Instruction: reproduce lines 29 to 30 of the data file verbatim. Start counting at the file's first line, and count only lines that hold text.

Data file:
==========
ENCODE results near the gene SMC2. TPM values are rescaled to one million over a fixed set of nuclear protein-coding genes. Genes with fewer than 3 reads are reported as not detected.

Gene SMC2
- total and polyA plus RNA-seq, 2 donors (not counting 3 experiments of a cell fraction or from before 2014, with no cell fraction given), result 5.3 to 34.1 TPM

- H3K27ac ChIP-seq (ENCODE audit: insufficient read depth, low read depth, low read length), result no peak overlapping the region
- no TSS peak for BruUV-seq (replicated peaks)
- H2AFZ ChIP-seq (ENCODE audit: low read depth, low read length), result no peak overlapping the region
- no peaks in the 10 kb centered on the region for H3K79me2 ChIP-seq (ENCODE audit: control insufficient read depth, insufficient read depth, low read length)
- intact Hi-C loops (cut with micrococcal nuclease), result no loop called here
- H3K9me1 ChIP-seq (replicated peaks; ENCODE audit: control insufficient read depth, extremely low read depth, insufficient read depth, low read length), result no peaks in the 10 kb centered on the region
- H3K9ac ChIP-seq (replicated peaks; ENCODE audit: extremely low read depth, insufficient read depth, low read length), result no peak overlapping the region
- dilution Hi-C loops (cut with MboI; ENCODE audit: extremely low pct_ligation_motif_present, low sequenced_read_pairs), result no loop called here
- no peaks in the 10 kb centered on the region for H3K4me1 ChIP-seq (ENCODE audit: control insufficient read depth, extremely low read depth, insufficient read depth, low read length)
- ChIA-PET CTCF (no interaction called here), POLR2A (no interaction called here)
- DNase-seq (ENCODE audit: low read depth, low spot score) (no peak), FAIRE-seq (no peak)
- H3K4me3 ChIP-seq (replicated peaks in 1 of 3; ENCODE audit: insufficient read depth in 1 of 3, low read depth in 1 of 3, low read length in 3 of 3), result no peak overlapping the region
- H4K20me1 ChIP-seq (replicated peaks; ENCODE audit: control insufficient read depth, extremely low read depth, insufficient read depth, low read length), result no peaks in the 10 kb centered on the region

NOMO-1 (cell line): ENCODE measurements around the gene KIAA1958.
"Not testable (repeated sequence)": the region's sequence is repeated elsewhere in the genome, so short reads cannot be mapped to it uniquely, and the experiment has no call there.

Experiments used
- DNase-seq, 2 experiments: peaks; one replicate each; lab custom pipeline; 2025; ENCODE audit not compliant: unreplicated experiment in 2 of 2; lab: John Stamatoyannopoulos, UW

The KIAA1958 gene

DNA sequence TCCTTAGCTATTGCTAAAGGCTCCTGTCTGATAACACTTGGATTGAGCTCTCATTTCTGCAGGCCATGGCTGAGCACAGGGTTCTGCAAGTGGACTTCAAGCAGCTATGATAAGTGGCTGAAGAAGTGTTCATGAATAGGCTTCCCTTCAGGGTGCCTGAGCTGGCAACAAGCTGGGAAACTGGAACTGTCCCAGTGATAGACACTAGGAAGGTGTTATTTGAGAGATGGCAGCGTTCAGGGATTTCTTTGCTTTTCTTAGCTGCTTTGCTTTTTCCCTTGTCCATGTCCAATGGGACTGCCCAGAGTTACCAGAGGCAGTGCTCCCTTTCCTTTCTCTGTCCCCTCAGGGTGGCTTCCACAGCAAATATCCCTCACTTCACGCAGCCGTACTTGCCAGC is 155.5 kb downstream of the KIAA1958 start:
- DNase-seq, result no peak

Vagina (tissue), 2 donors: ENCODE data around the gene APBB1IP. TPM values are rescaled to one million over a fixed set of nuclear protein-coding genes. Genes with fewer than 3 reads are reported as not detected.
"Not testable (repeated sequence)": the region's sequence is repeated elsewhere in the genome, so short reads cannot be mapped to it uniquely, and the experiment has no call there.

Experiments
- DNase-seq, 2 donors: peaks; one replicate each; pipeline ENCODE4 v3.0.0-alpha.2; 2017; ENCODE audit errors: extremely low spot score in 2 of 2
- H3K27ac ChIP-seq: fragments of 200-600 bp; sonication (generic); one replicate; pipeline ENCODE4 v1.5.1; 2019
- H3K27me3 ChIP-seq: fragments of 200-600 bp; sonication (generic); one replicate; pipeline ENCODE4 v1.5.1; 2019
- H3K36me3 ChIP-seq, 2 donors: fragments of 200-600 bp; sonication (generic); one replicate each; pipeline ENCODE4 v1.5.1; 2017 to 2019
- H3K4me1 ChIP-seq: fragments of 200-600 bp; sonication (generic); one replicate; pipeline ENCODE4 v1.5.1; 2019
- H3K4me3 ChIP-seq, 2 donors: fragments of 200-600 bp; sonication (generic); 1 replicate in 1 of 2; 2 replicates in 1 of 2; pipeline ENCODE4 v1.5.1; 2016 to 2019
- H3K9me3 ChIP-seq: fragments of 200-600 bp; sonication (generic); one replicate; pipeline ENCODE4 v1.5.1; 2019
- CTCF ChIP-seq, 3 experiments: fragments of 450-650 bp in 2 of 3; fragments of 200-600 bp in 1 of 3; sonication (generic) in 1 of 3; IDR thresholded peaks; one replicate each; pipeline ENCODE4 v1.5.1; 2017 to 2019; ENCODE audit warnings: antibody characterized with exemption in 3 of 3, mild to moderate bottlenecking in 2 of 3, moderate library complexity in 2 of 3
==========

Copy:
- H3K27me3 ChIP-seq: fragments of 200-600 bp; sonication (generic); one replicate; pipeline ENCODE4 v1.5.1; 2019
- H3K36me3 ChIP-seq, 2 donors: fragments of 200-600 bp; sonication (generic); one replicate each; pipeline ENCODE4 v1.5.1; 2017 to 2019